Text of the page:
It should be obvious. Cleaning up along the way makes sense, a lot of sense.
It’s so nice to complete a project and have it really complete. When you sit down to dinner, what a delight to have the kitchen already neat and tidy. When you spend time in the garden and allocate the last 10 or 20 minutes to put away your tools, you earn a moment to step back and admire your work.
Whether your office is a place at the kitchen counter or an entire room, what a difference it can make when you clean up along the way. It’s the difference between a clear, clean workspace and a disastrous mountain of paper. Even when you go paperless, it helps to clean up along the way. A sea of computer files can be just as overwhelming as a mountain of papers.
After the parade
by Gika Rector
And what about our personal interactions? Thomas Leonard, the father of modern coaching, said, “When someone is doing something…you must communicate immediately or forever carry the extra burden of your unspoken reaction.” How many people or groups of people do you avoid because of something you didn’t clean up along the way? What if you addressed issues as they came up?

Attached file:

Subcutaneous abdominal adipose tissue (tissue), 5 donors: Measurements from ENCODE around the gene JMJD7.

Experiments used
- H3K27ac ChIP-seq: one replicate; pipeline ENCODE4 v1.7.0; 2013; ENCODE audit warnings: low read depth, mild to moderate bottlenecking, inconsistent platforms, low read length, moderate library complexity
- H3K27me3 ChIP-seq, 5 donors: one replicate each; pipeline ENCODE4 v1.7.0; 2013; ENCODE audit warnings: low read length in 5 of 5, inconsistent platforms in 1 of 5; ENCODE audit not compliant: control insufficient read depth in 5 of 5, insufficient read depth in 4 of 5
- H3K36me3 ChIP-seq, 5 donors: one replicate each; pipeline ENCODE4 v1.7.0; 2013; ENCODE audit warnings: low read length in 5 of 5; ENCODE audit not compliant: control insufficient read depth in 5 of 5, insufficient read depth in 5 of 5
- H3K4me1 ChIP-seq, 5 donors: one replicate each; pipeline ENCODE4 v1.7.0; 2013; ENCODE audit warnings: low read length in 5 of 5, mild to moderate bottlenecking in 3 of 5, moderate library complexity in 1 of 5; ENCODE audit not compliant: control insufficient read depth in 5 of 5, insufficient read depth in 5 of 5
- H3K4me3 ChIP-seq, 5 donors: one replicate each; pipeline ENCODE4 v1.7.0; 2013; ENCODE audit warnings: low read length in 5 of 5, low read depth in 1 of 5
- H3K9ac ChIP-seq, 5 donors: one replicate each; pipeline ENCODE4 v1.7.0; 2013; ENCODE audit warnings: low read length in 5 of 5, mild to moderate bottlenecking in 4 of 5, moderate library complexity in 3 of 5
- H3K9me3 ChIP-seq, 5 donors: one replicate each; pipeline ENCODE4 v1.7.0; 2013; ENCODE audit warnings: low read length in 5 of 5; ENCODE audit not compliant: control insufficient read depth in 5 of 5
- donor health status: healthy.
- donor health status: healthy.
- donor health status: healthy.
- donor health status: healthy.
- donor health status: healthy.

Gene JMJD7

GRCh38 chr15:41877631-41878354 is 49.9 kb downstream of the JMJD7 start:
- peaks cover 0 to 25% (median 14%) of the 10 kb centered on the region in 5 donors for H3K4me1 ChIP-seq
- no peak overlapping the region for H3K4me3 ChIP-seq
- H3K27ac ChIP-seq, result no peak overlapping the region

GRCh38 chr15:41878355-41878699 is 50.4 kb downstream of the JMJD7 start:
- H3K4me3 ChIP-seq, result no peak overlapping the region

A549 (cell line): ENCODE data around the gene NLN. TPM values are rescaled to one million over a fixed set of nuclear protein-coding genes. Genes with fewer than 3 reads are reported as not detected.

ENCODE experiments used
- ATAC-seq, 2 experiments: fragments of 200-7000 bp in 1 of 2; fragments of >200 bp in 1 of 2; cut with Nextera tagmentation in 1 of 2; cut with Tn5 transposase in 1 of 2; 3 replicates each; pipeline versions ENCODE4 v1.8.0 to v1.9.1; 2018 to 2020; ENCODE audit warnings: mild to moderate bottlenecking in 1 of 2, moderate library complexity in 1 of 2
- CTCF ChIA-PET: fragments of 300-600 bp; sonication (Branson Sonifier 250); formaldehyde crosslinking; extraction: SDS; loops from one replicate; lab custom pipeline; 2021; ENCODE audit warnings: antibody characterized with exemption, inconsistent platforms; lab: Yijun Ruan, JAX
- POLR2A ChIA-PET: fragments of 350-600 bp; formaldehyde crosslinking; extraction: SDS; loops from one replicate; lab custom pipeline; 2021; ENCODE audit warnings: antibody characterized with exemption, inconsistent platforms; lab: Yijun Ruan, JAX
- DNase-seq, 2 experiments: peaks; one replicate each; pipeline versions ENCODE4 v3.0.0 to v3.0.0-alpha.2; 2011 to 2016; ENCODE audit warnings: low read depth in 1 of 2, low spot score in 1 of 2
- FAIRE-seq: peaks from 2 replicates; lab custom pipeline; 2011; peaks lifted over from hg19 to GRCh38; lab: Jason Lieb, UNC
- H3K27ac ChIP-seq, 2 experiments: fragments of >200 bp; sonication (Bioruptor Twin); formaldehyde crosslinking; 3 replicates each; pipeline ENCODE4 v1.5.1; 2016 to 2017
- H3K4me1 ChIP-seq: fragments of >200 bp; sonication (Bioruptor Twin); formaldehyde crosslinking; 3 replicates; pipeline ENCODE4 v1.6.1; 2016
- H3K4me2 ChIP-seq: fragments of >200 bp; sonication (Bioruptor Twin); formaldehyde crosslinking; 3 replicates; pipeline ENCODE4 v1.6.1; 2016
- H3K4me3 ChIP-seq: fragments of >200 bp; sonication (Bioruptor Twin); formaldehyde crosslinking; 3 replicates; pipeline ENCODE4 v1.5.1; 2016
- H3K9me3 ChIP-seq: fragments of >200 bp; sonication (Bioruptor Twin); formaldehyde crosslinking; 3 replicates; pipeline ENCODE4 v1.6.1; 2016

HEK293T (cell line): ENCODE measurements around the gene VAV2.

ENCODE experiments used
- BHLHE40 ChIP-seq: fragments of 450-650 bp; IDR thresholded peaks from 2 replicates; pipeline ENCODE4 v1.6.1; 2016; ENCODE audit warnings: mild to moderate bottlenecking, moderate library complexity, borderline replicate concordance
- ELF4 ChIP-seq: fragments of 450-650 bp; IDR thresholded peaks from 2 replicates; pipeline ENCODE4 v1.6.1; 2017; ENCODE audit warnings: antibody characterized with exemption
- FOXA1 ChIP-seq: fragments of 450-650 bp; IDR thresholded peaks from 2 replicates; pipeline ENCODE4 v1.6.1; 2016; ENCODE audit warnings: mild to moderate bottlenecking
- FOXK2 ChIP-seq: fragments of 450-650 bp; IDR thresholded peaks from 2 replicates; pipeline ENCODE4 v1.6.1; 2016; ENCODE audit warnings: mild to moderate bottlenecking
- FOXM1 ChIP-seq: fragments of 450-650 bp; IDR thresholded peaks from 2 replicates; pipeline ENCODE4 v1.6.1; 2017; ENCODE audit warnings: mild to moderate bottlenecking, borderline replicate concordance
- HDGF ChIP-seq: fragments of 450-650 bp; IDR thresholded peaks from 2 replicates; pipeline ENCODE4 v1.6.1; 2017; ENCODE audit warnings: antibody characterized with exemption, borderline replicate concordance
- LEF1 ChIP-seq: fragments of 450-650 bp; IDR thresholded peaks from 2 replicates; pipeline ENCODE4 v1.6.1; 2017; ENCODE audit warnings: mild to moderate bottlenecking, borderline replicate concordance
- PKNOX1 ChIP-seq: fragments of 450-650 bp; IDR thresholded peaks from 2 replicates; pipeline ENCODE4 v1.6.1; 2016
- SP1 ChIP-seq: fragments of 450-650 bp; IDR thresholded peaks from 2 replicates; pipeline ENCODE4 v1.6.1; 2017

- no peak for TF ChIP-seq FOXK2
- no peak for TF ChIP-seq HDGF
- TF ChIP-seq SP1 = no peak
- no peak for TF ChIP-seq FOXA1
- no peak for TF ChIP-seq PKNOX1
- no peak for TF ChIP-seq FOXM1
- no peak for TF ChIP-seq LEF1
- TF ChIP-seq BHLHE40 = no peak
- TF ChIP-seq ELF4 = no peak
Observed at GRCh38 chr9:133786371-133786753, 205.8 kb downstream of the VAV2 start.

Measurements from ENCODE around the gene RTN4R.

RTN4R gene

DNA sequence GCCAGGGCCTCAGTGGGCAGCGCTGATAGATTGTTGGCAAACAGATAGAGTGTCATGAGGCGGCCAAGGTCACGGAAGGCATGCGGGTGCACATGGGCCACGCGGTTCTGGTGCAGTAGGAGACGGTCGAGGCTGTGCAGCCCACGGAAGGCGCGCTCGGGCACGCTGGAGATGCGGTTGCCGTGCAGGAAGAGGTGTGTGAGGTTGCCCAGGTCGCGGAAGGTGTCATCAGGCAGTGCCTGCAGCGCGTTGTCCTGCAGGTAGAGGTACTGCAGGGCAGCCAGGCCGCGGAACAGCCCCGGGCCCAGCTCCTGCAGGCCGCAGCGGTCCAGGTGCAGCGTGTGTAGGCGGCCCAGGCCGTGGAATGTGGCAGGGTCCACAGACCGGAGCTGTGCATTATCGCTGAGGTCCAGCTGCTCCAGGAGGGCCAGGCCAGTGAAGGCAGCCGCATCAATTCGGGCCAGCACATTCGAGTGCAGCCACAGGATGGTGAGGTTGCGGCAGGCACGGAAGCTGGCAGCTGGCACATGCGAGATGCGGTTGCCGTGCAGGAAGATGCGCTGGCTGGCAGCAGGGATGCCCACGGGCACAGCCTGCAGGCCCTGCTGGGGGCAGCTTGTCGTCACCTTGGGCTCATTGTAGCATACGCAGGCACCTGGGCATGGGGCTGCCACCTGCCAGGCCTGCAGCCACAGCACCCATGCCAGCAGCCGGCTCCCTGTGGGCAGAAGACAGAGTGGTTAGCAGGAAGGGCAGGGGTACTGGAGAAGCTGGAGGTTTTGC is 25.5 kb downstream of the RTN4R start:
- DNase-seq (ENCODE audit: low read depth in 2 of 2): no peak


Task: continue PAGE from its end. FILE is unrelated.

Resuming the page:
What if you haven’t cleaned up along the way? What if you have some piles of stuff, or baggage, to deal with? Start with baby steps. Don’t try to do it all at once. Pick a place, tackle a few things—keep allowing time to clean up along the way, even in this process—and then get on with the rest of your routine.
Whatever you do, notice. Notice what it’s like when you clean up along the way. Notice what it’s like when you don’t. Notice what it’s like when you go it alone. Notice what it’s like when you find some assistance along the way. Notice what you notice.
if you’re facing a mountain of stuff and don’t want to tackle it alone, consider working with someone like my friend Gayle Goddard, The Clutter Fairy. She’s a brilliant professional organizer. Better than anyone else I know, Gayle has a talent for understanding our relationships with our stuff. She even makes it fun!
If you’re facing a different kind of mountain and don’t want to tackle it alone, consider coaching. Coaching is one way to clean up old ideas and stories and expectations, making room for fresh possibilities. It might look like baby steps, but coaching often leads to surprising transformation. Simple baby step: e‑mail me.